Wet roads are another significant cause of accidents. When it hasn’t rained in a while, the roads become very slippery. You often see motorbikes skidding out as they try to apply their breaks. This is especially true if you are using a motorbike that has tires that are worn out.

I’ve seen multiple accidents in a single day because of slippery wet roads causing people to lose control when they apply the breaks. The more experience you have driving on poor road conditions, the better you will get at dealing with these conditions.

#4. Bad Drivers – Other People on the Road

While the first 3 causes of accidents are the result of driving skills, another big factor is other people on the road. Almost all the near accidents I have been involved in was the result of a car cutting me off. Sometimes cars won’t wait for you to drive by before they turn into your lane, they will just go. This requires you to drive AROUND the car, or break. If you expect the car to stop and let you drive through before turning, you are going to crash.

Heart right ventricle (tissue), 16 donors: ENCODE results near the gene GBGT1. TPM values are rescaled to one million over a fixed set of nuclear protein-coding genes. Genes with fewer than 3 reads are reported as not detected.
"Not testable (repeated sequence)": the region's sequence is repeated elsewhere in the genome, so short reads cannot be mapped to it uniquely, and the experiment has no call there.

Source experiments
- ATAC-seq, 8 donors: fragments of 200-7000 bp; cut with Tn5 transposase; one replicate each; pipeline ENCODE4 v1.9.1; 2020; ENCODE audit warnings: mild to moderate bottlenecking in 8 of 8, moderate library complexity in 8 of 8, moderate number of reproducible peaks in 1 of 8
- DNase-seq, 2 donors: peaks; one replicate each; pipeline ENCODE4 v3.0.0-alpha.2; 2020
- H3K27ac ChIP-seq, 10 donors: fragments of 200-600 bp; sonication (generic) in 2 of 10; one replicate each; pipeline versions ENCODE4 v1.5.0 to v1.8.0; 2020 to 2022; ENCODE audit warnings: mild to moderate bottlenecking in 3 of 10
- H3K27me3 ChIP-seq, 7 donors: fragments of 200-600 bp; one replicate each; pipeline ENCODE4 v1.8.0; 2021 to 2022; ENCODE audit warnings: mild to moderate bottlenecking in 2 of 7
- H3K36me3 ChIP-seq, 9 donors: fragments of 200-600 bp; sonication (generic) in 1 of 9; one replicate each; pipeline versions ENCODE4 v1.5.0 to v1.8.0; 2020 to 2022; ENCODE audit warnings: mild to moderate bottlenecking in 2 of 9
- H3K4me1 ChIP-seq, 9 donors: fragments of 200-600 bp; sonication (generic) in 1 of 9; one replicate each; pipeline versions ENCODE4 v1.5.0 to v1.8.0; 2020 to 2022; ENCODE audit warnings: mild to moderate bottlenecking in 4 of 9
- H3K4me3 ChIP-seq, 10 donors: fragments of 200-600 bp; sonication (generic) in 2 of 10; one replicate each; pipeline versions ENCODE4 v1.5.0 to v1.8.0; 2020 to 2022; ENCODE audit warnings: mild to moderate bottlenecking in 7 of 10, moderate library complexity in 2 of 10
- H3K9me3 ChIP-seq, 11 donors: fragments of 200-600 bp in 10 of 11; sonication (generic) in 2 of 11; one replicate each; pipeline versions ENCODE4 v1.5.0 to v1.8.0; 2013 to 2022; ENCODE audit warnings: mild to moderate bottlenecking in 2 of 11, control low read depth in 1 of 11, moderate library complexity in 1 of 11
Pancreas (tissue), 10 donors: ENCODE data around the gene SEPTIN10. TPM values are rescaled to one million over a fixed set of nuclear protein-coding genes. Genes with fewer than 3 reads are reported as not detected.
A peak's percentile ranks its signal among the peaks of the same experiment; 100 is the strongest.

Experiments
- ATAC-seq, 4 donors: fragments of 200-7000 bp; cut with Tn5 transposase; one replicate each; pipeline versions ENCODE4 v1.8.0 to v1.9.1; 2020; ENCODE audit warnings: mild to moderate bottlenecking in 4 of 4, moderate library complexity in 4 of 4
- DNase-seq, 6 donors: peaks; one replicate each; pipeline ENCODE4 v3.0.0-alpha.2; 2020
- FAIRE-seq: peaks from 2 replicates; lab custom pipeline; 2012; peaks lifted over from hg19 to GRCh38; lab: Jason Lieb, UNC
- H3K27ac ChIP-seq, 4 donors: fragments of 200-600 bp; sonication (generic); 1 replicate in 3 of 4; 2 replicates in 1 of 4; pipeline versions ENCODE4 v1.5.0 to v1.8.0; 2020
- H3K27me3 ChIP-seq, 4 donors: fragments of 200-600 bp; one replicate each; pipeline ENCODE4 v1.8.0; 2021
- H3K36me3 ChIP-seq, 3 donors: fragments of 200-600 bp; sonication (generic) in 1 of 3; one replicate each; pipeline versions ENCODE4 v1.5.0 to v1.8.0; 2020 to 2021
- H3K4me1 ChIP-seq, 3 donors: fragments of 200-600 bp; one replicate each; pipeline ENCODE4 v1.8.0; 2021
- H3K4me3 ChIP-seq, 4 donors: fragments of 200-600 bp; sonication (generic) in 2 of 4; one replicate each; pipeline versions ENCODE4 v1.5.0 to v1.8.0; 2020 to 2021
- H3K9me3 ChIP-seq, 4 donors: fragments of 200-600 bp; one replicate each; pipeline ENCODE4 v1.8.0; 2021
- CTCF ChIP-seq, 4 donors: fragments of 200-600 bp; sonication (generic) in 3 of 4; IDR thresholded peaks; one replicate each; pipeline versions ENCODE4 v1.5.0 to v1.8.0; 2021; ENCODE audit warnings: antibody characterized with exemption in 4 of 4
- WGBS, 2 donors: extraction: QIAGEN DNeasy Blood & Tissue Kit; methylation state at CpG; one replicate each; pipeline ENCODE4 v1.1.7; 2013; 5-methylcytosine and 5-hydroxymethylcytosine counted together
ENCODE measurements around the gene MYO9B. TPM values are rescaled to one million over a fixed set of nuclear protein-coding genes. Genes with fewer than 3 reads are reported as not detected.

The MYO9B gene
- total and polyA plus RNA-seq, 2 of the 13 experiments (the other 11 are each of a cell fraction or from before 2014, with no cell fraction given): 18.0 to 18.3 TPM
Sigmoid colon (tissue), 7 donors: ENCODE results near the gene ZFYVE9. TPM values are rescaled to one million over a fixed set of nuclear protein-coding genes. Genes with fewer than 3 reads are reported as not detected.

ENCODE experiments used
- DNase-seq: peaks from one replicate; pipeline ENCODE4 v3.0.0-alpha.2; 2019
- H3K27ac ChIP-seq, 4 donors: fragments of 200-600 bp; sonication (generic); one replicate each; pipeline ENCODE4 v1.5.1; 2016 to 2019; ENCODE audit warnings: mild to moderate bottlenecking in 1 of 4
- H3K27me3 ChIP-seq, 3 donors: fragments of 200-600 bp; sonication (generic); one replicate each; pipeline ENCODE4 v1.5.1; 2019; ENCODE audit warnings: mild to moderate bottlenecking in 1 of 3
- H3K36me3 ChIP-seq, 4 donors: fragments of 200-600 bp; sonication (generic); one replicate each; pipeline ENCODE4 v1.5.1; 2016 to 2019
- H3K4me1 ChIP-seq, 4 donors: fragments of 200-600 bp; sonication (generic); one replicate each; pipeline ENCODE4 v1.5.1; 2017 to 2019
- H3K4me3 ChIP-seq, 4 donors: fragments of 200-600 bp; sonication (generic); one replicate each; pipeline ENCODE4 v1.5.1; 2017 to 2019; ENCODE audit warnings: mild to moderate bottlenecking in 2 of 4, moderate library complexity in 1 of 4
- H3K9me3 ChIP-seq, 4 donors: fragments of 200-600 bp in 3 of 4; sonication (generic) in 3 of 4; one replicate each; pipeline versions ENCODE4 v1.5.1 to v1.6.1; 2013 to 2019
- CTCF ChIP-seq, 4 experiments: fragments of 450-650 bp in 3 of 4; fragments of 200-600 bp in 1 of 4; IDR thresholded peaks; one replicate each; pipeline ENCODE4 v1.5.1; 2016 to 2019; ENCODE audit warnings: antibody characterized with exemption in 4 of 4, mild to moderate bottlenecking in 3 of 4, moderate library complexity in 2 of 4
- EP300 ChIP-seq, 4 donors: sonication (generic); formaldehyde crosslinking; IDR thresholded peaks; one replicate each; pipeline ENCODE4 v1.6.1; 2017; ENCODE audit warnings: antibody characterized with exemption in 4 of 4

Cars rule the road in Thailand. If you are driving on a motorbike, you are the last on the pecking order. Expect cars to dominate the road and force you to play by their rules. If you are driving your motorbike and wondering whether that car is going to cut in front of you, expect them to.

Stray Animals

Thailand has millions of stray animals that are wandering the streets. A lot of times these cats and dogs can end up bolting in front of the road when you are driving your motorbike. Most of the time these animals are fast enough to avoid getting hit, but sometimes people react on the bike and crash because of these animals.

When you drive a motorbike, you must drive with the flow of other bikes. If you stay in the flow of traffic, you will usually avoid any problems. However, when you need to get out of the flow and make a turn, that is when you are at risk of danger.